Common crimes, such as theft, murder, rape and any other offences which are already covered by the Penal Code are obviously beyond the state’s reach. By attempting to introduce hudud which has the effect of replacing provisions in the Penal Code, it is essentially in conflict of it and thereby unconstitutional. A good case to note here is the case of Che Omar bin Che Soh v. Public Prosecutor [1988] 2 M.L.J. 55, where the Court held that although Islam is the religion of the federation, it is not the basic law of the land and Article 3 (on Islam) does not impose any limit on Parliament to legislate. Therefore, Federal law takes precedence.

To implement hudud, PAS will need to significantly alter the Federal Constitution and redefine the basic structure of Federal-state relationship and responsibilities that has proven to be successful since the Merdeka days. Is it then advisable for us now to allow PAS to disrupt this core system and let Kelantan manage crime on their own with their own set of police force and criminal courts? What happens then if there is a conflict between Federal and state institutions during execution of these two distinct laws? For example, what if a Kelantan Muslim commits a crime in another state? Or a non-Kelantan Muslim who commits a crime in Kelantan, but ran off to Penang? Which set of laws apply? Should these people too be subjected to hudud law? Which police force will be responsible to nab them? Is the civil criminal court responsible to hear this crime? Or the Syariah criminal court?

Perhaps the more pressing question will be, does the Kelantan Muslims even want to be subjected to hudud where other Muslims living outside Kelantan would not? What if they still want to be governed by the existing Penal Code? Do they want to be treated differently from the rest?

Should Malaysian Muslims and non-Muslims alike who reside outside Kelantan start subjecting Kelantan Muslims to different treatments? Thereby discriminating them? Is it even just, fair and equitable to do so?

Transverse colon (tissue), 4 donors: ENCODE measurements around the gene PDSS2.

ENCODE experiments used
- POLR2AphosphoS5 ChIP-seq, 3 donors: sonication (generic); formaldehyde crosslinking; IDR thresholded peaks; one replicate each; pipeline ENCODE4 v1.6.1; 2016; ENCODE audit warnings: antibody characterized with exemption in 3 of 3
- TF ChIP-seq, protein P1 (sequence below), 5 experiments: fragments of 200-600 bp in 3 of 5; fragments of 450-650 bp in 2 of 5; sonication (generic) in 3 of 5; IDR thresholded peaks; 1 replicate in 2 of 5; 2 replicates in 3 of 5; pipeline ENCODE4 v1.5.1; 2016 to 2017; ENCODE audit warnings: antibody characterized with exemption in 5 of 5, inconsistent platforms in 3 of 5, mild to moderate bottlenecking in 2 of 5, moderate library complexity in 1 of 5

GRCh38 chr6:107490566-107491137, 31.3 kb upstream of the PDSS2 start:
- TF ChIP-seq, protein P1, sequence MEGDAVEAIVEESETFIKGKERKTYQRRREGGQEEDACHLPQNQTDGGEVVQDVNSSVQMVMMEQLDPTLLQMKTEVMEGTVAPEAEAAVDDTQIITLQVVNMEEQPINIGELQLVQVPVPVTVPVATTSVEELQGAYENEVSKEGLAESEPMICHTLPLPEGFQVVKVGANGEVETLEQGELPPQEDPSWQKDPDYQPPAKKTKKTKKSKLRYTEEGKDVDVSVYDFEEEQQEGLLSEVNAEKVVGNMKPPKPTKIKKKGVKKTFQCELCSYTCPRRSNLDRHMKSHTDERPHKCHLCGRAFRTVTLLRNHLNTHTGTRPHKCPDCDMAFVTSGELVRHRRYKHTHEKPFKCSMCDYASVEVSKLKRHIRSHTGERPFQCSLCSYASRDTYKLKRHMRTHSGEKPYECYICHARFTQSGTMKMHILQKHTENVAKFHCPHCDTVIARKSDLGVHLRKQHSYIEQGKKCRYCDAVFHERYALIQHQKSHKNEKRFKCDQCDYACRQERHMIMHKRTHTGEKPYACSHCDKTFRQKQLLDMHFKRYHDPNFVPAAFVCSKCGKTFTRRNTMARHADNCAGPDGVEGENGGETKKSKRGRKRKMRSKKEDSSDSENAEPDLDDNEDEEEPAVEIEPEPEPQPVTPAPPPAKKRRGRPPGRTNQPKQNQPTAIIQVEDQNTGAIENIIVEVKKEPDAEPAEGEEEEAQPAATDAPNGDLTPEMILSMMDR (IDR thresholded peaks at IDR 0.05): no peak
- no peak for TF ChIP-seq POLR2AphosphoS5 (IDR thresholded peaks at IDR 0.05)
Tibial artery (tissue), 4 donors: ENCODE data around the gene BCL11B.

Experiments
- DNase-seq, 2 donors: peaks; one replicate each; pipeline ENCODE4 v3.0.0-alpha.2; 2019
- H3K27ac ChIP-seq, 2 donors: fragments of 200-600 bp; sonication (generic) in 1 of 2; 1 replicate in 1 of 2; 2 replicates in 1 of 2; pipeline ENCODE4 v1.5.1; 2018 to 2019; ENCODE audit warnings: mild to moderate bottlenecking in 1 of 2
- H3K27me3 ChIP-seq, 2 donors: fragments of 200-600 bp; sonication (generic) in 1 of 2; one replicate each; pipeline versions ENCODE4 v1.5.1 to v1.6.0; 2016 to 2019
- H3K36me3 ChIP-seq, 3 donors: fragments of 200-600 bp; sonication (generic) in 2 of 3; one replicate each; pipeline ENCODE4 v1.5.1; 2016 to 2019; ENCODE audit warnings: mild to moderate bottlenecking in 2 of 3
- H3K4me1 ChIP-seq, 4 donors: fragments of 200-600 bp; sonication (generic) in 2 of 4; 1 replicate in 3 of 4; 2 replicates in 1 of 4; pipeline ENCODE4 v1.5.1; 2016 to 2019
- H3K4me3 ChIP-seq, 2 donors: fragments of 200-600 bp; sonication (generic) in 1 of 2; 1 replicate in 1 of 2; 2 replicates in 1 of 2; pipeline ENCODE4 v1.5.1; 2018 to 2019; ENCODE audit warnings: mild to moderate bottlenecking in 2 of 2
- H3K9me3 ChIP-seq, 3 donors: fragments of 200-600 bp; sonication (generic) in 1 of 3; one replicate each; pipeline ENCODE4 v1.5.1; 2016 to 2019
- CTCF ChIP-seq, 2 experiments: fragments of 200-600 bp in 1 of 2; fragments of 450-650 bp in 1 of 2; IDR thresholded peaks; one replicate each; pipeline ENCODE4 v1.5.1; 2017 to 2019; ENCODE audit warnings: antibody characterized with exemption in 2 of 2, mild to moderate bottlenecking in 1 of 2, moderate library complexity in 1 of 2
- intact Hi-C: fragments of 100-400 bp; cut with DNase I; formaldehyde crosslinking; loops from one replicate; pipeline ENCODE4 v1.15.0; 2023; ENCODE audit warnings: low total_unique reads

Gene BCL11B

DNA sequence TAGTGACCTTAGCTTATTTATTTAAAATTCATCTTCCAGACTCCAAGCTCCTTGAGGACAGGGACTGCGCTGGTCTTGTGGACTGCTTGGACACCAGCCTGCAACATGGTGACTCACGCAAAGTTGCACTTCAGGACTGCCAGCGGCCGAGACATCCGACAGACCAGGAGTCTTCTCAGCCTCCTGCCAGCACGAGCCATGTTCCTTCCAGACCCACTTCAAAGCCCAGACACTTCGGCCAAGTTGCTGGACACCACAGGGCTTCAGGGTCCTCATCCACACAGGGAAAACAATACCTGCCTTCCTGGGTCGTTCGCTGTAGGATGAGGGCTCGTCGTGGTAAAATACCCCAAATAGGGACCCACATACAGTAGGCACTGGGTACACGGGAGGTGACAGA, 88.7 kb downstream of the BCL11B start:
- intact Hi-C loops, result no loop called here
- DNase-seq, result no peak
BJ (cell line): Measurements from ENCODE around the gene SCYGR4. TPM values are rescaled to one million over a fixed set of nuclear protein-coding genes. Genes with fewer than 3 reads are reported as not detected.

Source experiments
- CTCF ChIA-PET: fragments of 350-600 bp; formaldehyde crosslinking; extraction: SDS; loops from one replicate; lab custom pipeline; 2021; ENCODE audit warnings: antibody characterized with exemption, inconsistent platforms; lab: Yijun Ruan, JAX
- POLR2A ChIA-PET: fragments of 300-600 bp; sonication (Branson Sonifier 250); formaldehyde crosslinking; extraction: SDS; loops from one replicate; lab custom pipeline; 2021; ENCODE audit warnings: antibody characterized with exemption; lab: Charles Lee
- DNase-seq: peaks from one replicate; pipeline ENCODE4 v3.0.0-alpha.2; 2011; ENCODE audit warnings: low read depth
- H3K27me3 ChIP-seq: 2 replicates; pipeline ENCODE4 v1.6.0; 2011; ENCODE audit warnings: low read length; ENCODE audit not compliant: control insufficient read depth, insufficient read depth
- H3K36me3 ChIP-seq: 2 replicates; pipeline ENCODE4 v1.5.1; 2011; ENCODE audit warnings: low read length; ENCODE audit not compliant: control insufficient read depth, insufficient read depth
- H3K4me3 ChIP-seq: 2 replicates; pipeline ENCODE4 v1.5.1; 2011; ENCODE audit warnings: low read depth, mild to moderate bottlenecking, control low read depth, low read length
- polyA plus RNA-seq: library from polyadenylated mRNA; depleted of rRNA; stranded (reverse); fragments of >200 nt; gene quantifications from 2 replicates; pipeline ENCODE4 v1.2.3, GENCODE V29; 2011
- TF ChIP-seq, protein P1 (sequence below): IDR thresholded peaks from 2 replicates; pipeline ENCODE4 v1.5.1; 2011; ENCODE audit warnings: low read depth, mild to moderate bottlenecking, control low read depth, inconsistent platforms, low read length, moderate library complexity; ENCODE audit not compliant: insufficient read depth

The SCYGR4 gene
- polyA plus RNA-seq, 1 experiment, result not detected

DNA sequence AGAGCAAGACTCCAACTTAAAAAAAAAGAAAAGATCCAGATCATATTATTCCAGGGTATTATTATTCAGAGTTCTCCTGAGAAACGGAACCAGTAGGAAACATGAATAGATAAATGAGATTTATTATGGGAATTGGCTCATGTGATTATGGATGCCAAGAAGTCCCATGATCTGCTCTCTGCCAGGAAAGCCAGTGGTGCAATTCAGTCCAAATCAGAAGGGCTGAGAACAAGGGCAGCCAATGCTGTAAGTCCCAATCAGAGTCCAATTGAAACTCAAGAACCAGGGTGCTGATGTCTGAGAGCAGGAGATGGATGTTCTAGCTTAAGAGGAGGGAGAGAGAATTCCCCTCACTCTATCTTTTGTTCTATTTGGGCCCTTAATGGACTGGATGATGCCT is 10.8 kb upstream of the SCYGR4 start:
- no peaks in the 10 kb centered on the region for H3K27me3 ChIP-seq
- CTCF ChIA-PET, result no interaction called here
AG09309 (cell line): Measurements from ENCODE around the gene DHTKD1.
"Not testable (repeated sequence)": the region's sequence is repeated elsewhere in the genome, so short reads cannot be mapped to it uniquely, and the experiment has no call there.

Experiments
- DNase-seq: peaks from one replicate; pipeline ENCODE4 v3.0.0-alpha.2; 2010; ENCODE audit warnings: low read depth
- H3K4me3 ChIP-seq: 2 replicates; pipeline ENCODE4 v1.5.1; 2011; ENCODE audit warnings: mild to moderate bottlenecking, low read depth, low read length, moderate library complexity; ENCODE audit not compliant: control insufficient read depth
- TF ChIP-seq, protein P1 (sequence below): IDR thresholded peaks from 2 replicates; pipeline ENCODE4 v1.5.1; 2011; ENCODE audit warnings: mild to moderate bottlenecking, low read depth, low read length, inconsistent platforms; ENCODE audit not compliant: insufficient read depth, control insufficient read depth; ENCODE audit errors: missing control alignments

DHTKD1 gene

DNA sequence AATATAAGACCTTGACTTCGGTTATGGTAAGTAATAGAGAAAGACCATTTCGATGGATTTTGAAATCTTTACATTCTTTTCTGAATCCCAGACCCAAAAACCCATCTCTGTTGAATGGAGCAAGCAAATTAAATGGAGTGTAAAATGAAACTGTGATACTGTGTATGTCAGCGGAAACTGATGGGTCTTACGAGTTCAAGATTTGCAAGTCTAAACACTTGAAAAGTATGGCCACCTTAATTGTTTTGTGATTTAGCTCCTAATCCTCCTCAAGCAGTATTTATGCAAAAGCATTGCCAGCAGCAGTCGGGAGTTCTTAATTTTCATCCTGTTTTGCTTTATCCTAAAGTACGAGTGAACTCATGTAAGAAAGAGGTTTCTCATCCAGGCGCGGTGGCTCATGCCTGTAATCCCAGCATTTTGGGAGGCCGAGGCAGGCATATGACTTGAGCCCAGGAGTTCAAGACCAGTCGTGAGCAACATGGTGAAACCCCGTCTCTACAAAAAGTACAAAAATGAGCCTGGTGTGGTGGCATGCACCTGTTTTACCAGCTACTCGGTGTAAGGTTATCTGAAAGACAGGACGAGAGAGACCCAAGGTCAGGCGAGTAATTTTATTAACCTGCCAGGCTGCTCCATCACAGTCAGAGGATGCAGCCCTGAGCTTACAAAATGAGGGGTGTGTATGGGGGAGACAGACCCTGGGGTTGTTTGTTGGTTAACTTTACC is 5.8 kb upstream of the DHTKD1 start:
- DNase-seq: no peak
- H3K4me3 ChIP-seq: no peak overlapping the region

Have the wise ulamas in PAS ever considered these possible jurisdictional and enforcement problems? They could not even offer a constructive solution to the existing conflicts between two sets of laws on marriage yet (Deepa’s case), what guarantees do we have that they can solve more complex situations as mentioned above? Especially when it comes to crime where hudud punishments and repercussions are more severe and long lasting?

The Federal Constitution was written by our founding father Tunku Abdul Rahman to be supreme. Since our early school days, we were taught to cite the Rukun Tetangga every Monday morning. One of the key Rukun was “Keluhuran Perlembagaan”, which simply means the “Supremacy of the Constitution”. Tunku Abdul Rahman wanted us to remember that the Constitution is supreme and any attempt to alter its nature and structure must be defended against fervently.

By PAS seeking to introduce hudud, PAS is essentially trying to erode Federal’s exclusive power on crime and alter the system that our founding father had put in place which is clearly wrong. This is one of the reasons why Karpal Singh fought against the implementation of Hudud, not because he was against Islam (and so do I, as I sincerely believe that Islam is a good religion) but that he was against any attempt by anyone to undermine the mechanism that defines and functions this country which is the Federal Constitution. In fact, throughout Karpal’s years of service as a Member of Parliament he had not opposed any other policies or laws which were formulated based on Islamic principles (such as Islamic banking).

Hence, in the good memory of Tunku Abdul Rahman and Karpal Singh, and in protecting the fundamentals and principles that were laid down by them, all Members of Parliament should oppose PAS’s attempt to introduce hudud (not on the basis that they are against Islam) but on the basis that there is a need to preserve Federal jurisdiction and protect the Federal Constitution. PAS should also reconsider its stance in seeking to push through Hudud in Kelantan due to its unconstitutionality and impracticality. Even if the Bill is passed on a simple majority in Parliament allowing Kelantan to adopt hudud, it will still be unconstitutional and can easily be challenged in the Court of law on grounds that it conflicts with the Penal Code.